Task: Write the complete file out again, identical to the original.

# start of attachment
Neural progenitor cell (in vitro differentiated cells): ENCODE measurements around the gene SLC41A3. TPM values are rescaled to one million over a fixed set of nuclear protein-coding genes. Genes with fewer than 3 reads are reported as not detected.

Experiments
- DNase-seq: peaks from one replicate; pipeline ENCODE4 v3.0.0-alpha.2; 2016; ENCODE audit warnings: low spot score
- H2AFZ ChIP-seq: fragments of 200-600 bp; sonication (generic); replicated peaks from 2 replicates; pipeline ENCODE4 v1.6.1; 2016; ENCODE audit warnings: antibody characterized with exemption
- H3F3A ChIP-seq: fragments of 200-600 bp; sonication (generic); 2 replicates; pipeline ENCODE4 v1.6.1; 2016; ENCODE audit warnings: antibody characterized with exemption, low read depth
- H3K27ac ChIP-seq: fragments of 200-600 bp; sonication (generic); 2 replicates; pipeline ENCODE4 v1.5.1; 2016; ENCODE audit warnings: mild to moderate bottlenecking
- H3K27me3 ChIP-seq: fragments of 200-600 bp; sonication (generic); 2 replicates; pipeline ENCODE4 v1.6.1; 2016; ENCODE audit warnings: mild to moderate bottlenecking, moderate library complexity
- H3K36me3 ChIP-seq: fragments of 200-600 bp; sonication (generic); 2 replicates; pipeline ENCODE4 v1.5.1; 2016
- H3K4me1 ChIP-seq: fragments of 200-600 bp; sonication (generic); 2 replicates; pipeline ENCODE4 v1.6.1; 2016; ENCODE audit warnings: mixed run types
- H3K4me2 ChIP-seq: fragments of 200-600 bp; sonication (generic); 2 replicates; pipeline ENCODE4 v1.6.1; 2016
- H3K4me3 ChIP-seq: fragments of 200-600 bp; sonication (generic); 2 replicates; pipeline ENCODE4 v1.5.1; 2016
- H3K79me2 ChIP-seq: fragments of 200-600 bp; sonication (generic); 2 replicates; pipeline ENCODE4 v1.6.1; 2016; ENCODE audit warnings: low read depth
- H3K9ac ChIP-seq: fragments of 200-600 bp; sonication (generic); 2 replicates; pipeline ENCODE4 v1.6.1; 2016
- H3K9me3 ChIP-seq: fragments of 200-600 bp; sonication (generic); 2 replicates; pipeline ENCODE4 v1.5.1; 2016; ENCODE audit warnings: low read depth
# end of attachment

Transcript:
Neural progenitor cell (in vitro differentiated cells): ENCODE measurements around the gene SLC41A3. TPM values are rescaled to one million over a fixed set of nuclear protein-coding genes. Genes with fewer than 3 reads are reported as not detected.

Experiments
- DNase-seq: peaks from one replicate; pipeline ENCODE4 v3.0.0-alpha.2; 2016; ENCODE audit warnings: low spot score
- H2AFZ ChIP-seq: fragments of 200-600 bp; sonication (generic); replicated peaks from 2 replicates; pipeline ENCODE4 v1.6.1; 2016; ENCODE audit warnings: antibody characterized with exemption
- H3F3A ChIP-seq: fragments of 200-600 bp; sonication (generic); 2 replicates; pipeline ENCODE4 v1.6.1; 2016; ENCODE audit warnings: antibody characterized with exemption, low read depth
- H3K27ac ChIP-seq: fragments of 200-600 bp; sonication (generic); 2 replicates; pipeline ENCODE4 v1.5.1; 2016; ENCODE audit warnings: mild to moderate bottlenecking
- H3K27me3 ChIP-seq: fragments of 200-600 bp; sonication (generic); 2 replicates; pipeline ENCODE4 v1.6.1; 2016; ENCODE audit warnings: mild to moderate bottlenecking, moderate library complexity
- H3K36me3 ChIP-seq: fragments of 200-600 bp; sonication (generic); 2 replicates; pipeline ENCODE4 v1.5.1; 2016
- H3K4me1 ChIP-seq: fragments of 200-600 bp; sonication (generic); 2 replicates; pipeline ENCODE4 v1.6.1; 2016; ENCODE audit warnings: mixed run types
- H3K4me2 ChIP-seq: fragments of 200-600 bp; sonication (generic); 2 replicates; pipeline ENCODE4 v1.6.1; 2016
- H3K4me3 ChIP-seq: fragments of 200-600 bp; sonication (generic); 2 replicates; pipeline ENCODE4 v1.5.1; 2016
- H3K79me2 ChIP-seq: fragments of 200-600 bp; sonication (generic); 2 replicates; pipeline ENCODE4 v1.6.1; 2016; ENCODE audit warnings: low read depth
- H3K9ac ChIP-seq: fragments of 200-600 bp; sonication (generic); 2 replicates; pipeline ENCODE4 v1.6.1; 2016
- H3K9me3 ChIP-seq: fragments of 200-600 bp; sonication (generic); 2 replicates; pipeline ENCODE4 v1.5.1; 2016; ENCODE audit warnings: low read depth